Suffering sexual harassment in the workplace is embarrassing and disquieting. Comments of a sexual nature contribute to creating a hostile work environment in which no one in California or anywhere else, for that matter, should be forced to participate.
Often, victims are afraid to come forward for fear of retaliation from the abusive person. They worry that the inappropriate actions and comments directed towards them may somehow be perceived as their own fault. Worse, they worry that any complaint may result in loss of their own job or some other type of retaliation.
In Riverbank, the long-time city manager was fired for sexual harassment and retaliation by the City Council on June 8. Reports detail the complaint of an employee, claiming that the city manager inappropriately touched and rubbed her leg, as well as held her hand. After the city council began its investigation, the woman felt “very uncomfortable” when the manager suggested to her he might be fired. He further lamented he had a wife and family to support.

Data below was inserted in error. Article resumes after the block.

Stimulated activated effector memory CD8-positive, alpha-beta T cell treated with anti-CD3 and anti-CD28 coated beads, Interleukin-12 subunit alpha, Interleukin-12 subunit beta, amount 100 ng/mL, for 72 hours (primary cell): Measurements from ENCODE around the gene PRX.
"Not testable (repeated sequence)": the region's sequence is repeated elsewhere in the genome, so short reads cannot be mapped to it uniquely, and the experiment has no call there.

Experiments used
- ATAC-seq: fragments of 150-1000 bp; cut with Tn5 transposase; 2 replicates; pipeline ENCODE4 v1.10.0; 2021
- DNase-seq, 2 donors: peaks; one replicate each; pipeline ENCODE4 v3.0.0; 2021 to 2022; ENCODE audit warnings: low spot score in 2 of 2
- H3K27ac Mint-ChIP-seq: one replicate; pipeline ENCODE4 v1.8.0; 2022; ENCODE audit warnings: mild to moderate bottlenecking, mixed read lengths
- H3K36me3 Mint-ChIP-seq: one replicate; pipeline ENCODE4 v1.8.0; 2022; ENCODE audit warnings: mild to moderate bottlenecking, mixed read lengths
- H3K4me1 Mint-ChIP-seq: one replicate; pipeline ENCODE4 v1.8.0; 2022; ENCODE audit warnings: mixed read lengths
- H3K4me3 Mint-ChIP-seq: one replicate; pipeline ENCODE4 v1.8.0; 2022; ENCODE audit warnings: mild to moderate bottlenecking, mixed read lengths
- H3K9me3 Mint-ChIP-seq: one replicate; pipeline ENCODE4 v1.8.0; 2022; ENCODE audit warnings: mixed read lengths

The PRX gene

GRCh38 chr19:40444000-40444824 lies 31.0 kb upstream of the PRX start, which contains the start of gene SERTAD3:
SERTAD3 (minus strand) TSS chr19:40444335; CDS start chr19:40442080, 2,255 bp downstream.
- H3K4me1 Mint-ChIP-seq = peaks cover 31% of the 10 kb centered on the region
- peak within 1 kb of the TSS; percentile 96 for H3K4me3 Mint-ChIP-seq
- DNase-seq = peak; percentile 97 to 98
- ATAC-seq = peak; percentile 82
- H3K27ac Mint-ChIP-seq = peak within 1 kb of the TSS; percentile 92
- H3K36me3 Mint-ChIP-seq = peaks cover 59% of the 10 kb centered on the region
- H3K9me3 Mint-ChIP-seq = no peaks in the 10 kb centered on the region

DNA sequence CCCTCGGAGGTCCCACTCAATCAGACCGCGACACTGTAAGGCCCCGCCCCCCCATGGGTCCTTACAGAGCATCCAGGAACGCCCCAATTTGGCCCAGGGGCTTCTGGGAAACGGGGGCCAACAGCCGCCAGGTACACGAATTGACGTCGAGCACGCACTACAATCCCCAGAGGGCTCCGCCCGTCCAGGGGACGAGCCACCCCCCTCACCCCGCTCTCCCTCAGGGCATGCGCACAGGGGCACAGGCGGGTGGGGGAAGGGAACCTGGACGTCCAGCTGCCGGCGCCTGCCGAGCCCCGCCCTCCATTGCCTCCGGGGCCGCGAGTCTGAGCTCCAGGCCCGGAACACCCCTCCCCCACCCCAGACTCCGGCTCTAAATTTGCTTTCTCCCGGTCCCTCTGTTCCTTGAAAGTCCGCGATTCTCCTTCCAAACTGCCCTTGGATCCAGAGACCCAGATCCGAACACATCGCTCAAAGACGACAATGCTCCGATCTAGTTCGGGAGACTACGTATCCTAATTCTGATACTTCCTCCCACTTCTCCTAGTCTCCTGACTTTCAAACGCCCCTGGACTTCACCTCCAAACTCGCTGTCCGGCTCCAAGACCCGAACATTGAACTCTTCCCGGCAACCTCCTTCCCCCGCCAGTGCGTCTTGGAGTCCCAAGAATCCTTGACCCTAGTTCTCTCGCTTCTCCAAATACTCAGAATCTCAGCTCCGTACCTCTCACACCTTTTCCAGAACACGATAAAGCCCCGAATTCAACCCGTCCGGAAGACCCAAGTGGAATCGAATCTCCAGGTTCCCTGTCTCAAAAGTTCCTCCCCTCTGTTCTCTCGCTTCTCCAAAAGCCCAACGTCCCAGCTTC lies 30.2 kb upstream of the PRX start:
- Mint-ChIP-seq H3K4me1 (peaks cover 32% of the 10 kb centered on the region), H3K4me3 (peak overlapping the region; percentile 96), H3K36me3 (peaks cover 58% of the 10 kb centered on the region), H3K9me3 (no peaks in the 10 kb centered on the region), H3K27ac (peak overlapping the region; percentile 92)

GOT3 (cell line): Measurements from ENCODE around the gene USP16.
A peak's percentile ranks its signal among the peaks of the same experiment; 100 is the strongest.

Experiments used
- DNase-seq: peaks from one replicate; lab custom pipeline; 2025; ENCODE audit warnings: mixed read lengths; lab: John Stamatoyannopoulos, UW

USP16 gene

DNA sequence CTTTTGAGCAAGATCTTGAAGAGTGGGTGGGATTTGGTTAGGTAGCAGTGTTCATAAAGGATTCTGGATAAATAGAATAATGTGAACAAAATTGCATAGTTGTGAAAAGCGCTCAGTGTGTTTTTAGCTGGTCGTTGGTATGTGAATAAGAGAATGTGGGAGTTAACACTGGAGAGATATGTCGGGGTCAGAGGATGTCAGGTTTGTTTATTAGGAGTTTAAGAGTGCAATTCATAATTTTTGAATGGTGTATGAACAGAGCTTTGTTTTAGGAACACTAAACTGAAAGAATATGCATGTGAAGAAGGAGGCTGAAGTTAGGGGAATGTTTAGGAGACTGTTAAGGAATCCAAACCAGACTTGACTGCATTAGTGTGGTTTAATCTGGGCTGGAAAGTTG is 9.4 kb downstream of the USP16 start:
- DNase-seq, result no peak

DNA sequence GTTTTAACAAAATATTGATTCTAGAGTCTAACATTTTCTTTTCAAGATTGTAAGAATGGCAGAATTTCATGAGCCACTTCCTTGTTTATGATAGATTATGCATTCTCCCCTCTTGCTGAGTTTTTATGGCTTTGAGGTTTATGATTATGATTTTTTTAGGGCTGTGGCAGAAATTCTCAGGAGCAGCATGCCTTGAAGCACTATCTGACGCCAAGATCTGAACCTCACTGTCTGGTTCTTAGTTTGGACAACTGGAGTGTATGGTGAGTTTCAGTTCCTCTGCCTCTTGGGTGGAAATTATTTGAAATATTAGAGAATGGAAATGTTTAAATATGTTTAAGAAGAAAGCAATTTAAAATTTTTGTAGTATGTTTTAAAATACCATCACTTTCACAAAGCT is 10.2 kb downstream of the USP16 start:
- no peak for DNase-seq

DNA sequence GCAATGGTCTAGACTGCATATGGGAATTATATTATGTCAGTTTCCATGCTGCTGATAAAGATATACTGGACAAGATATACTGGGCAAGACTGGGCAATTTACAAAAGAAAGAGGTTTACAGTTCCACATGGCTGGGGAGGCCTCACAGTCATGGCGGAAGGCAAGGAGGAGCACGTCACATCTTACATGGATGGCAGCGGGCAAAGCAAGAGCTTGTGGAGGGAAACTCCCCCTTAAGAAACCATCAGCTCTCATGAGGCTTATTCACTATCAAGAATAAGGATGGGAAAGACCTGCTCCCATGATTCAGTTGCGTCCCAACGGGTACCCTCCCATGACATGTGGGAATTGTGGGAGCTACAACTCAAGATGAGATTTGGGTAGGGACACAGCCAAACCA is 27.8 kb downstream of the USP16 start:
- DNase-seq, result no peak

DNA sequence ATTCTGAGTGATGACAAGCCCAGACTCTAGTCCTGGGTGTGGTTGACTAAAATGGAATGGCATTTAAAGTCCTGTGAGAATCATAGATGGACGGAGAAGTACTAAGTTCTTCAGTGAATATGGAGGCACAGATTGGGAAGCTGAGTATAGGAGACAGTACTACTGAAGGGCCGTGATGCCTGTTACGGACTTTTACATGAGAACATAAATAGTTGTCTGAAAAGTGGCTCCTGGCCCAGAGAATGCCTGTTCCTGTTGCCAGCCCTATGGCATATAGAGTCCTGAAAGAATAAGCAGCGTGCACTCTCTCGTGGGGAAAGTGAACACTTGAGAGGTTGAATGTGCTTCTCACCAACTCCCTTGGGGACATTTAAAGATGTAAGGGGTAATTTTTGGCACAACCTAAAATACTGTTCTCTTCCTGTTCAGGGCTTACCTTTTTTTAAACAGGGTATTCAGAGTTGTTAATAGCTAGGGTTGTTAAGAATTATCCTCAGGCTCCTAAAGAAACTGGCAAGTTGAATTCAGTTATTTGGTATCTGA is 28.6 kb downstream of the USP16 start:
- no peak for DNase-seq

The city investigation detailed other incidents where the manager made other inappropriate comments of a sexual nature concerning other employees, including references to the size and appearance of a female employee’s breasts.
The manager denies the allegations and claims they are overblown mischaracterizations of innocent comments and actions. He also claims that, rather than being fired, he retired on June 30. The city states that, when the manager was fired on June 8, he was paid in excess of $119,000 in severance and accrued leave time.
More than $80,000 was spent by the city in investigating the misconduct allegations.
Claims of sexual harassment in the workplace are serious matters. In addition to job termination of the abuser, victims have the right to sue for the violation of their legal rights. The law in this area may appear complicated and confusing to many, especially to those victims already suffering emotional humiliation from wrongful incidents. An attorney experienced in handling cases involving a hostile work environment may provide some support and assistance as the victim continues to pursue justice.
Source: The Modesto Bee, “Riverbank: Holmer accused of harassment,” Kevin Valine, July 20, 2011